[00:25:07] But clearly there’s a. cultural issue inside the industry that doesn’t allow people to get a foothold and to climb the ranks. And so you’ll see now a lot, those of us who have managed to stick around, you see those people pulling up others. And so, That’s where we are in the industry at the moment.[00:25:30] 

[00:25:35] Bianca Cunningham: Hi, this is Kayden, the publisher of Convergence Magazine. There are a lot of places that you can put your hard earned money in support of our movements, but if you’re enjoying this show, I hope you’ll consider subscribing to Convergence on Patreon. We’re a small, independent operation and rely heavily on our readers and listeners like you to support our work.

[00:25:52] patreon. com slash convergence mag. Subscriptions are pay what you can, but at 10 bucks a month, you’ll [00:26:00] get goodies as well as knowing you’re helping to build a better media system. One that supports people’s movements and fights fascism. And if you can’t afford it right now, don’t worry. All our shows will be free for you to enjoy.

[00:26:11] You can also help by leaving us a positive review or sharing this episode with a comrade. Thank you so much for listening.

[00:26:23] I’m glad that you mentioned the Think Tank for Inclusion and Equality. Like we definitely want to give attention to that, um, here on Black Work Talk. [00:26:30] You’re both co founders of Think Tank for Inclusion and Equality or TIE. Um, so can you just tell us like a little bit more about what you all do at TIE and like why it’s important?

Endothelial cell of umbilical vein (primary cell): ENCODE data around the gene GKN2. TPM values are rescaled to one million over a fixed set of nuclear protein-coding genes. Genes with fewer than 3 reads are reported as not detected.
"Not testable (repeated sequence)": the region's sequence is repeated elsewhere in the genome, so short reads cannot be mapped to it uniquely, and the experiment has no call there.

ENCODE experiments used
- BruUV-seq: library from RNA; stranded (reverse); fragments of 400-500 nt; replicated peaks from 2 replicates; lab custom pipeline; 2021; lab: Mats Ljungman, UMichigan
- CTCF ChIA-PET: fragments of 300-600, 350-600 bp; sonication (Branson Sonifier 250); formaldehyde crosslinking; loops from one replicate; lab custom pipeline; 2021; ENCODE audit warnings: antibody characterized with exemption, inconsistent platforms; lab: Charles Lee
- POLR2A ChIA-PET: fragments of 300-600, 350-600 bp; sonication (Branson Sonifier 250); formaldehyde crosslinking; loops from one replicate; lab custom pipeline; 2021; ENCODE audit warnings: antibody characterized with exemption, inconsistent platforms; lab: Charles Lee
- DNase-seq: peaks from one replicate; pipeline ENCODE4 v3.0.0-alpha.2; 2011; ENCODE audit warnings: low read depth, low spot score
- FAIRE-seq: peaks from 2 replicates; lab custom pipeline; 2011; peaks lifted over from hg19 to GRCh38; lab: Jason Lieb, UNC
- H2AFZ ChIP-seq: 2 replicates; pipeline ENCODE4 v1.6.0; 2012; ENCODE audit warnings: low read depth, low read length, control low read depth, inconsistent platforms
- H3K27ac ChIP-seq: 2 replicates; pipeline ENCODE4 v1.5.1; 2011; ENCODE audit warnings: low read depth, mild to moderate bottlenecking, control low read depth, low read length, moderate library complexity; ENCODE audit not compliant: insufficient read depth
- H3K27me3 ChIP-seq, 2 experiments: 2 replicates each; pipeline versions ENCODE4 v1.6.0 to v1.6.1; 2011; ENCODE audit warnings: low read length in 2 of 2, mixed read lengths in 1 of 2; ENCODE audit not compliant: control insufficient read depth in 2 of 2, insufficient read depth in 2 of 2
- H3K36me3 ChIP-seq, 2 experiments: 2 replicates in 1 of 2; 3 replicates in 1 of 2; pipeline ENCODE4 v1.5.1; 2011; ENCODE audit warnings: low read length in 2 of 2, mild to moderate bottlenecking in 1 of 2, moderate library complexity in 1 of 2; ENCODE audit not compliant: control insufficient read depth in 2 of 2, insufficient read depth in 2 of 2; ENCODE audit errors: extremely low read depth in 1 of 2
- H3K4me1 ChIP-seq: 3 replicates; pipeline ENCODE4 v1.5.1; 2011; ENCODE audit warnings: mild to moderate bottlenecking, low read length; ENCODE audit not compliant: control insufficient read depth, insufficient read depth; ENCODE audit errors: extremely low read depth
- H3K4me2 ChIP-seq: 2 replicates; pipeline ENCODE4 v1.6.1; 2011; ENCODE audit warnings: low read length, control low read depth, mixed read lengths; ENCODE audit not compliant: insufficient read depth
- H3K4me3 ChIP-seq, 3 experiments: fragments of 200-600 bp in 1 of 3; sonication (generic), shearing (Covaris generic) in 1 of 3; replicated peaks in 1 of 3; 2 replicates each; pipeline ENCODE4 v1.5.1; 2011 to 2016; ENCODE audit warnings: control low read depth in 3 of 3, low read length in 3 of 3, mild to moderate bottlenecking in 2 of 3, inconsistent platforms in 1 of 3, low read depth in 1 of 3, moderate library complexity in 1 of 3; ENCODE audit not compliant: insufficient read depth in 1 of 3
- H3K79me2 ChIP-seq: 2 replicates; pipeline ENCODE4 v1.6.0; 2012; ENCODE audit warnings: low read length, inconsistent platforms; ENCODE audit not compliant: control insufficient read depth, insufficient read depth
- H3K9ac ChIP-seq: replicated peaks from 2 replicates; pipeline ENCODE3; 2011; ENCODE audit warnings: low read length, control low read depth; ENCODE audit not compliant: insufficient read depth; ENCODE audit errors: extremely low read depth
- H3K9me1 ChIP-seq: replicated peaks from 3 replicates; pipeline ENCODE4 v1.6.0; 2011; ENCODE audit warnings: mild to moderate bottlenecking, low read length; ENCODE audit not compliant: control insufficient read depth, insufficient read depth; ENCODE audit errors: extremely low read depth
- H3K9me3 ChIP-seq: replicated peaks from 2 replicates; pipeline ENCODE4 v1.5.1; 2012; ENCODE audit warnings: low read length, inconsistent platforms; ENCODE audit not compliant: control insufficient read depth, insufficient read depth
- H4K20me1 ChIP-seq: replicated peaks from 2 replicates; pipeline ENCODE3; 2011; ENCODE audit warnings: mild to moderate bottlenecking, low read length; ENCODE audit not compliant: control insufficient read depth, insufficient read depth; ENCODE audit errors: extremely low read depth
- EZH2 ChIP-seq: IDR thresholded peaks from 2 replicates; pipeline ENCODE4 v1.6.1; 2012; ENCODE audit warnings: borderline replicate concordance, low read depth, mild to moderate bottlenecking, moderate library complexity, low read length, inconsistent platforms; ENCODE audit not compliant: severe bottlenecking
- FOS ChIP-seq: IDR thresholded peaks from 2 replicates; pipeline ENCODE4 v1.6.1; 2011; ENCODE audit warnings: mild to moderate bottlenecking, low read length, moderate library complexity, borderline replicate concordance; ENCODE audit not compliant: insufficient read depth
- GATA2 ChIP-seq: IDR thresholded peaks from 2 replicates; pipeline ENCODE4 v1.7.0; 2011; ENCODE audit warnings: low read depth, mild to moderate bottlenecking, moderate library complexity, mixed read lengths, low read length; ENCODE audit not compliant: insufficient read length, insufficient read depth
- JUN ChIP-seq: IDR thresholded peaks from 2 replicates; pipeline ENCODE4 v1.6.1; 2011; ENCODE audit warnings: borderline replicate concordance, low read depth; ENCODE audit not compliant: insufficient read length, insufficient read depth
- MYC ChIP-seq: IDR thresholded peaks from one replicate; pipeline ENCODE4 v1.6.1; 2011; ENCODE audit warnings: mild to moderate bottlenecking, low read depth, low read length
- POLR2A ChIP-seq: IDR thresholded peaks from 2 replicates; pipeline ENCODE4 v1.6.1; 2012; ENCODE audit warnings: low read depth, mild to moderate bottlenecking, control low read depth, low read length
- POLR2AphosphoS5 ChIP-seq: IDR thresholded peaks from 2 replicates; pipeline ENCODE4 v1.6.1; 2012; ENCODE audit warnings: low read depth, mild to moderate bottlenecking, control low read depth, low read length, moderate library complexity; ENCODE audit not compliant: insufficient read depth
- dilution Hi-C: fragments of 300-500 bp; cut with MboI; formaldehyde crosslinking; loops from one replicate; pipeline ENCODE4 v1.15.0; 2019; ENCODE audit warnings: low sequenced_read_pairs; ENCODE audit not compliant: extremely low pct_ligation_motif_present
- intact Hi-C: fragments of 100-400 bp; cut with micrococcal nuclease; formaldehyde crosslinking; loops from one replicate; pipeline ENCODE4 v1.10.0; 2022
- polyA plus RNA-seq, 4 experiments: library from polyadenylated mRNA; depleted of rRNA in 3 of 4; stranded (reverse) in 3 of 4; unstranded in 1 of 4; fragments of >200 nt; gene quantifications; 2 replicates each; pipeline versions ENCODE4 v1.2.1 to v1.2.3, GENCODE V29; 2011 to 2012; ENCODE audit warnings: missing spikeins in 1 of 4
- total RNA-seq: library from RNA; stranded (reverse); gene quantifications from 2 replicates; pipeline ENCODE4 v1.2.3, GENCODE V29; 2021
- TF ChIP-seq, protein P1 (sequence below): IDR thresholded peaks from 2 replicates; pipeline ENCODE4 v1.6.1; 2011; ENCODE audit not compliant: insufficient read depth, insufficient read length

[00:26:41] Sure. 

[00:26:41] Tawal Panyacosit Jr.: Uh, so Think Tank for Inclusion and Equity, we, uh, I think as Angela kind of mentioned, you know, really formed, I think the way we kind of came together was really through Traditional organizing model. You know, we were just having conversations amongst ourselves and started realizing that a lot of kind [00:27:00] of the individual experiences that folks were, um, encountering were shared across the board with various kind of, you know, the, the, the microaggressions in the room, having to repeat titles, you know, being of the only.